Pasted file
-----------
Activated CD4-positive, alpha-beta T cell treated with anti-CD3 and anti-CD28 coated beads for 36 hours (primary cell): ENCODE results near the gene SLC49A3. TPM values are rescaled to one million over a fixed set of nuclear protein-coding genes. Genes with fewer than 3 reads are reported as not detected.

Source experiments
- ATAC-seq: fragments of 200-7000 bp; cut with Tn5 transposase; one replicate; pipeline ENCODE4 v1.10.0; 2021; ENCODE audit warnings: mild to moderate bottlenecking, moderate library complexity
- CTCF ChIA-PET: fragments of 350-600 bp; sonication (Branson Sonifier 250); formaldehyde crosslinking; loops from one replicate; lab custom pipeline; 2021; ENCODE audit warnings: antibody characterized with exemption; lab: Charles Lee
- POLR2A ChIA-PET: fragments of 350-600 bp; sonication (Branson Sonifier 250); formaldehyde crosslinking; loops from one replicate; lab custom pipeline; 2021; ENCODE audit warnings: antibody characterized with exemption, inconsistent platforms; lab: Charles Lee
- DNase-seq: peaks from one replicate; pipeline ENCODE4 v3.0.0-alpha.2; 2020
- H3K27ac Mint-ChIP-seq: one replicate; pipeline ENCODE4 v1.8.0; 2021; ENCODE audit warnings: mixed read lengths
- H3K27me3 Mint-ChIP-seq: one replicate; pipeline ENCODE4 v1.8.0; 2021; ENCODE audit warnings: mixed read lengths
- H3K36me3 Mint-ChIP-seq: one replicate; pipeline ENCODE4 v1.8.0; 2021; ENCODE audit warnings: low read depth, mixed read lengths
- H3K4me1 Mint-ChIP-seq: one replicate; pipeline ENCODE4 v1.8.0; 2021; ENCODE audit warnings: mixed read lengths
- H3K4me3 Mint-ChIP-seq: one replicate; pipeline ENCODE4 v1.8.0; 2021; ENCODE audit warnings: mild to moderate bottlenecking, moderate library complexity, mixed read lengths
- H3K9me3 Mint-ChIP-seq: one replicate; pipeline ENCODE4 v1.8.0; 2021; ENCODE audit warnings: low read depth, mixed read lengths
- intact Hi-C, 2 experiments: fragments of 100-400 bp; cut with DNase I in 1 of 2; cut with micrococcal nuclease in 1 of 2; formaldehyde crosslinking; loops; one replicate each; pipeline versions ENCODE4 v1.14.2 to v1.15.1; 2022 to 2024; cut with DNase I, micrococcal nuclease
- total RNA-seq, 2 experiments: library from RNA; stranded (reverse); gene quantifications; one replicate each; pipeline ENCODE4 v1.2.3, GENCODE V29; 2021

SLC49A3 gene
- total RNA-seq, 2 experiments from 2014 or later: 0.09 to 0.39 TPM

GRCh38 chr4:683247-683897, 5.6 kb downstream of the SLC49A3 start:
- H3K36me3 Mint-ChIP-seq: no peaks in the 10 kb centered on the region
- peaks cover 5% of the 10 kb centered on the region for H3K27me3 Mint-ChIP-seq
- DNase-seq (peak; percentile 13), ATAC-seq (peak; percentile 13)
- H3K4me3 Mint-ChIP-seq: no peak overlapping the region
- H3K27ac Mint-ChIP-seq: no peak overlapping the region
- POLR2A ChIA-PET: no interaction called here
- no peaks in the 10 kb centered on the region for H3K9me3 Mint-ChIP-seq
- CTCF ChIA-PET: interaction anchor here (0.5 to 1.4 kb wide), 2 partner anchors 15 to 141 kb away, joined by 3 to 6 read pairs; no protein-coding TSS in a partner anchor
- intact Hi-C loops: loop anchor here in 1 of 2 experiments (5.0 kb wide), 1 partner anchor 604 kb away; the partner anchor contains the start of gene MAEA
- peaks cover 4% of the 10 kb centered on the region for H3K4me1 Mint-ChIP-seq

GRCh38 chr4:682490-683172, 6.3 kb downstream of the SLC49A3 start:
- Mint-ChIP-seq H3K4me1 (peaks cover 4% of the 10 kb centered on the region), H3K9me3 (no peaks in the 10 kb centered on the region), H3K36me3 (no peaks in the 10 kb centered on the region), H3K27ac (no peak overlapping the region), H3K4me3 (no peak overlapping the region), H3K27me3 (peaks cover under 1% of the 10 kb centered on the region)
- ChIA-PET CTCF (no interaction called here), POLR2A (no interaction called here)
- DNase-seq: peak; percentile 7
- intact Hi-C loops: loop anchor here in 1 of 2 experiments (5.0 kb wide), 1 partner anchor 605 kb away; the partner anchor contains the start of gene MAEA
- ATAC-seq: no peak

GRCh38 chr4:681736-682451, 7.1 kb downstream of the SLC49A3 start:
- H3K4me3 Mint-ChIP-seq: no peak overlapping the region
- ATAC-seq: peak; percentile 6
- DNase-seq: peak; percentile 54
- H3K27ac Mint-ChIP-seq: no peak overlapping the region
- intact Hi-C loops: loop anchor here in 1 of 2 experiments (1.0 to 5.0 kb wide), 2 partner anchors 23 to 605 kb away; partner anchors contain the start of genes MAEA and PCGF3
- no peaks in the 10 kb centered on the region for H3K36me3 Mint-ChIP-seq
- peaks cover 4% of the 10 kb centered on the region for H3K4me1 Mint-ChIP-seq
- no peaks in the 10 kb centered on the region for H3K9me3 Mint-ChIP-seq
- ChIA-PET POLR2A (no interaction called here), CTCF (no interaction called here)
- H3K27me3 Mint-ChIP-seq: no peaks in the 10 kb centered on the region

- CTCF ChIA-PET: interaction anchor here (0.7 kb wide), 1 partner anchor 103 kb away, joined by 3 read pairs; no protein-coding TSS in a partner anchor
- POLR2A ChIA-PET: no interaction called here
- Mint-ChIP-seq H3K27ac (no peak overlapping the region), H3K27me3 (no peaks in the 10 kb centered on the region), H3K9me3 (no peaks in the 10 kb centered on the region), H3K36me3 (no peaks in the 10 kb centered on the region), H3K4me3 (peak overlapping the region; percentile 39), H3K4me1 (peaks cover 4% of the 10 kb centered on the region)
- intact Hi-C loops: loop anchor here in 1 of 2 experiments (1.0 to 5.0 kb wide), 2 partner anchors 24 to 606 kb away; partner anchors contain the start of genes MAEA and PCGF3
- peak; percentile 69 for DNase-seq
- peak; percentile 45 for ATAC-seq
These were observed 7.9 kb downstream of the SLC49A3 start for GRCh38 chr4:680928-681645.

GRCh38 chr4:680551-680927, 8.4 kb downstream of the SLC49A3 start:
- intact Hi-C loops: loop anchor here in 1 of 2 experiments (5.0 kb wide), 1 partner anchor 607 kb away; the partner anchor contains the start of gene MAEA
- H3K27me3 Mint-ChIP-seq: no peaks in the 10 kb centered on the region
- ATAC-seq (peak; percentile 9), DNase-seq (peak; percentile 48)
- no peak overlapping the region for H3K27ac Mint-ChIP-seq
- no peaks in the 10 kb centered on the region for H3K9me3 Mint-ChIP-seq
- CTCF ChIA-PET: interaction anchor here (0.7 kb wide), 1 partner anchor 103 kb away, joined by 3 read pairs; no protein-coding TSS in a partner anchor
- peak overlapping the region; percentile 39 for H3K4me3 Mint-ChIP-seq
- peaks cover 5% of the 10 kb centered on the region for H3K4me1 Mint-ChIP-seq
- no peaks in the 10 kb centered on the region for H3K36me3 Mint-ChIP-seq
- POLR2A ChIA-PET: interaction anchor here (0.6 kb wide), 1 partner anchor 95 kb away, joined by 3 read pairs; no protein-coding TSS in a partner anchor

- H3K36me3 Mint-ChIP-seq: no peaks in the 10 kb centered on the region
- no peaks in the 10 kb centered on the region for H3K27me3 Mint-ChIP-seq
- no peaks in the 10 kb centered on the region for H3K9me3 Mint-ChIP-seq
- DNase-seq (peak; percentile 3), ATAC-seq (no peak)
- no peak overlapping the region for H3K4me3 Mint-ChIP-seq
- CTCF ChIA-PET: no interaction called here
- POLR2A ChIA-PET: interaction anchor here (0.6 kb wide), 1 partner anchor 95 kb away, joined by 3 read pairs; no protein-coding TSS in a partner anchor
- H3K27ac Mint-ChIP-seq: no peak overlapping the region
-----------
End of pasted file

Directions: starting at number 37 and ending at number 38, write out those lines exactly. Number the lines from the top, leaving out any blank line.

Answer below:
- DNase-seq: peak; percentile 54
- H3K27ac Mint-ChIP-seq: no peak overlapping the region